Vehicles sales unresponsive to low rates
A total of 792 new vehicles were sold in Namibia during the month of May compared to 755 sold in the prior month.
21 June 2021 | Economics
With consumer and business confidence remaining low in Namibia, households and businesses in general might delay vehicle purchases in hope of an improved economic environment in the future. Simonis Storm (SS)
Despite interest rates being low to make borrowing attractive, new vehicle sales remained weak for the month of May.
Last week, the Bank of Namibia (BoN) announced that the repo rate will remain unchanged at 3.75%, which implies that the prime lending rates for local commercial banks will also remain at 7.50%.
At the monetary policy announcement, central bank governor, Johannes !Gawaxab, noted that the domestic economy remained weak during the first four months of 2021.
In April, private sector credit extension (PSCE) growth increased to 3.1% in April 2021 relative to 2.0% in March 2021.
The rise in the growth rate of PSCE was mainly explained by a slightly higher uptake of credit by households during the year to the end of the of April 2021. Nonetheless, growth in PSCE remains at historically low levels due to the persistent sluggish domestic economic activity, reinforced by the Covid-19 pandemic, BoN said.
According to Simonis Storm (SS), “we have seen a decline in demand for instalment credit from both households and businesses. We therefore do not believe that households or businesses in general are taking advantage of lower interest rates on car loans to purchase new vehicles, given the current economic environment and uncertainty.”
A total of 792 new vehicles were sold in Namibia during the month of May compared to 755 sold in the prior month, an increase of 4.9%. On an annual basis, new vehicle sales increased by 65.0% in May.
The biggest contributors were heavy and light commercial vehicles, which recorded an increase of 50.0% and 15.2% month-on-month in May 2021 respectively.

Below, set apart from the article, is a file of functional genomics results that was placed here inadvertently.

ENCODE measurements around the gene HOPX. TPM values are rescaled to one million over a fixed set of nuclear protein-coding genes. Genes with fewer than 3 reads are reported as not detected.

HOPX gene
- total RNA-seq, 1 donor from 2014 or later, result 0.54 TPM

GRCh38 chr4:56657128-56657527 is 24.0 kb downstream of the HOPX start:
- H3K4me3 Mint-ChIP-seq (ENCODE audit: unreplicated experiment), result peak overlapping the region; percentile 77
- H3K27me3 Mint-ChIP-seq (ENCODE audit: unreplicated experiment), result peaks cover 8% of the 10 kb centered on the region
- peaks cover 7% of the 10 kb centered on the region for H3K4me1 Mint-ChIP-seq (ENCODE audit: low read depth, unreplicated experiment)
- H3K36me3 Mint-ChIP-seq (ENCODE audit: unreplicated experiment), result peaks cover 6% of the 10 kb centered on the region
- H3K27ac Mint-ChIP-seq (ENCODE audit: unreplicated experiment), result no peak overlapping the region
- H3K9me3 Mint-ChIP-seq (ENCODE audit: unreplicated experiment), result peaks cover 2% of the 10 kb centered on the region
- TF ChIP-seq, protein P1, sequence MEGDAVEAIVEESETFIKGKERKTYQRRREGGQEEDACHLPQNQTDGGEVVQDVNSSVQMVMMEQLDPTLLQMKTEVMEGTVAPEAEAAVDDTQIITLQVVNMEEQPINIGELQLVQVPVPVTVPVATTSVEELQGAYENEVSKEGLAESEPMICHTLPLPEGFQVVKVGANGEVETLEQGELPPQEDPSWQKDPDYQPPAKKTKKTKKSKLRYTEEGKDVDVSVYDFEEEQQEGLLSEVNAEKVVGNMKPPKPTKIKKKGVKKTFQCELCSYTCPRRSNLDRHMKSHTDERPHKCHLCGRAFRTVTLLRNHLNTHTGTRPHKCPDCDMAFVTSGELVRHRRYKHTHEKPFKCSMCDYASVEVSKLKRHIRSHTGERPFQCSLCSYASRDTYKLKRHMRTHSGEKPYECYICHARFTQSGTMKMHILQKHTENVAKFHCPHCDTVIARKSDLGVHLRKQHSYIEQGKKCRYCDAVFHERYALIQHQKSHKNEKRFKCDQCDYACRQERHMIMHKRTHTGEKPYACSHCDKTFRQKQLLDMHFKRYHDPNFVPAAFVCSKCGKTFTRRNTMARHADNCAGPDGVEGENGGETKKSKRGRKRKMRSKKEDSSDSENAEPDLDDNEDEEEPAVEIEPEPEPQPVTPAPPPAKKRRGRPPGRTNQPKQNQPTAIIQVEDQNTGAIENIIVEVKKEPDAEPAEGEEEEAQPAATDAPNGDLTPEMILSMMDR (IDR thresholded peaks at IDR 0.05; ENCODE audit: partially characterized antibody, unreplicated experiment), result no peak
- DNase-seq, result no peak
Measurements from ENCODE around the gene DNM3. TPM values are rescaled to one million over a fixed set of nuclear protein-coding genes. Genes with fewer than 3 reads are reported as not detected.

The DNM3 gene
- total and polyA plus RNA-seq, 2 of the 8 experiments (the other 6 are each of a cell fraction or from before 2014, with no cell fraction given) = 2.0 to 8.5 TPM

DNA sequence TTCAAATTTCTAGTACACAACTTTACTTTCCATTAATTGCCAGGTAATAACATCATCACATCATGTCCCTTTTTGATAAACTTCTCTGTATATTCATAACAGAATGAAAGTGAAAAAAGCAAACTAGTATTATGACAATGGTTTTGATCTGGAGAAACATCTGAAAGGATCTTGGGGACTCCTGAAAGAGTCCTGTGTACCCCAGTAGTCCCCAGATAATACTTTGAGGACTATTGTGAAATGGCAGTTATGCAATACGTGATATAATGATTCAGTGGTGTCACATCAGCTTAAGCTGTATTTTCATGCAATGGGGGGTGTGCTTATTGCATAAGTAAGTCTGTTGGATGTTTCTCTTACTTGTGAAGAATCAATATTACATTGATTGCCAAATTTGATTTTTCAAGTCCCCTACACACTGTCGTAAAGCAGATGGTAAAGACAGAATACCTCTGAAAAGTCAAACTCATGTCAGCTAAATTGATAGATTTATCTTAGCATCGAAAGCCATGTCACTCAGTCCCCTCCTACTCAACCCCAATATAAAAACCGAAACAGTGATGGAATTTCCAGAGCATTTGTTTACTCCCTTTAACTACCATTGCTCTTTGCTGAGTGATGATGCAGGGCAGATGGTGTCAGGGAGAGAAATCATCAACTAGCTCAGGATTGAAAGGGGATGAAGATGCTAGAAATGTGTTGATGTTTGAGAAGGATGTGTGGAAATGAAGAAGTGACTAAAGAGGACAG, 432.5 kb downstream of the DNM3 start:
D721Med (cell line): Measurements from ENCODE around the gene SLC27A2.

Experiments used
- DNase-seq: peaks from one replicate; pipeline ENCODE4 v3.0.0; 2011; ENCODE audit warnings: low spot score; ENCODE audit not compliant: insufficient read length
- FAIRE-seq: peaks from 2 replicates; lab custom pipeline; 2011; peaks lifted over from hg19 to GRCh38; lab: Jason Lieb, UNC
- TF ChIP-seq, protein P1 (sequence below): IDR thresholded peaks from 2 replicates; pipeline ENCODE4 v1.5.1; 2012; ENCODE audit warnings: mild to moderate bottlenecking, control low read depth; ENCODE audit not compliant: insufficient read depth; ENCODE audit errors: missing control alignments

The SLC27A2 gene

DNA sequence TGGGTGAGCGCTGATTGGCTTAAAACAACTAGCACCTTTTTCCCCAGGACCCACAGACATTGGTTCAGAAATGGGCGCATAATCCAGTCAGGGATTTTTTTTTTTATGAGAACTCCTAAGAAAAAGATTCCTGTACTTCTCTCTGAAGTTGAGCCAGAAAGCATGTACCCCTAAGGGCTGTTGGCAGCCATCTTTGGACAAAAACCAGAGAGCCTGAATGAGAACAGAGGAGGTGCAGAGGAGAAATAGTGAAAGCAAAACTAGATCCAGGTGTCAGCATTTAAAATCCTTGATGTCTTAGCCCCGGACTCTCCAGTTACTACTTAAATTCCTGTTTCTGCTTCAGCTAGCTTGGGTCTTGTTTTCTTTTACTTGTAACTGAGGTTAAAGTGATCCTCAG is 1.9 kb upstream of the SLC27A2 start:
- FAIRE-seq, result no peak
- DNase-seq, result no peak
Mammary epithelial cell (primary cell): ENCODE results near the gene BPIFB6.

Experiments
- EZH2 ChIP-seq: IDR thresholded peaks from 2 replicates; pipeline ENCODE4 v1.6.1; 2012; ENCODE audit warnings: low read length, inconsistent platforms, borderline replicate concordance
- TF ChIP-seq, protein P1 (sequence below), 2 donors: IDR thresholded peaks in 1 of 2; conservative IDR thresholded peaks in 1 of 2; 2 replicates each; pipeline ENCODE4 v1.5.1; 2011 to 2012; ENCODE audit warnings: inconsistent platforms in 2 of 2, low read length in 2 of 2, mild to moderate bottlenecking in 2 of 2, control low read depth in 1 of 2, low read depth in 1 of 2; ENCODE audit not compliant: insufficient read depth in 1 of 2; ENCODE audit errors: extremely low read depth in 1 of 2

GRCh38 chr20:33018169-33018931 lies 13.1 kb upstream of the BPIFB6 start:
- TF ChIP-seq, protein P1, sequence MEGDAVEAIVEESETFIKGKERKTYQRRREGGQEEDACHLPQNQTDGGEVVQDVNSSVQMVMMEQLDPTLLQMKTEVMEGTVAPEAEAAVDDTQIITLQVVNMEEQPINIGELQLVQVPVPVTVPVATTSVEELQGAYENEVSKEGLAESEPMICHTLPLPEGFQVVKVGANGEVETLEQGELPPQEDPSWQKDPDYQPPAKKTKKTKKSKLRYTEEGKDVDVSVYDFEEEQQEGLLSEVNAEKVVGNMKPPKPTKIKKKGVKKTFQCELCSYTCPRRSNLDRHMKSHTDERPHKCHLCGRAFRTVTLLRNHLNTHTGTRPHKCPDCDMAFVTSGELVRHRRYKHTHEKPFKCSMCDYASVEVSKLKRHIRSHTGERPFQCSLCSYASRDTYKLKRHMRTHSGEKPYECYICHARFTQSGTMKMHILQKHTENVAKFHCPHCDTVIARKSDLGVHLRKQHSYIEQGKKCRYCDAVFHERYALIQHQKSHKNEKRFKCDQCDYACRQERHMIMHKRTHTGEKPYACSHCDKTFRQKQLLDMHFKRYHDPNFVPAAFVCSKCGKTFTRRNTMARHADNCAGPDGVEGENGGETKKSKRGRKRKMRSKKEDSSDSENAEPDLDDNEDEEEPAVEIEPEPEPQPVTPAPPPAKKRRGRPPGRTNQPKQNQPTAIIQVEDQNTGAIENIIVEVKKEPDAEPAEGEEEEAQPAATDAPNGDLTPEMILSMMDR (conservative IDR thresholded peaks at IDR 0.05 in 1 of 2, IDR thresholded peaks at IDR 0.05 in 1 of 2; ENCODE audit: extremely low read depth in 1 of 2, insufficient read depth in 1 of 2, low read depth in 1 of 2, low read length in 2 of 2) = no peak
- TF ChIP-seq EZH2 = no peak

Sales in extra heavy and medium commercial vehicles weighed on total vehicle sales, recording a drop of 28.3% and 25.0% month-on-month in May 2021, SS said.
Toyota, Volkswagen, Ford, Kia and Nissan were the top 5 sellers in terms of units sold, each recording 288, 112, 69, 50 and 48 units respectively.
On an annual basis, Kia saw the biggest growth in sales recording 257.1% year-on-year in May 2021, while Nissan, Toyota, Ford and Volkswagen rose by 92.0%, 66.5%, 53.3% and 25.8% year-on-year, respectively, SS added.
Toyota, Volkswagen and Ford continue to dominate the motor market with a market share of 36%, 14% and 9% respectively. The top ten brands (Toyota, Volkswagen, Ford, Kia, Nissan, Mercedes, Hyundai, Suzuki, Isuzu), out of a total 59 brands sold in Namibia, they contributed 87.2% of the vehicles sold in May 2021 compared to 89.2% of vehicles sold in May 2020. Most notably is Volkswagen’s market share drop to 14% from 19% a year ago, whereas other brands either maintained or slightly increased their market share, SS pointed out.
The 5-year average number of vehicles sold per month, prior to March 2020 when the government initiated a national lockdown, is 1177 units.
“We have seen the number of vehicles sold recovering from April 2020’s lows to almost pre-Covid-19 levels. With consumer and business confidence remaining low in Namibia, households and businesses in general might delay vehicle purchases in hope of an improved economic environment in the future,” SS said.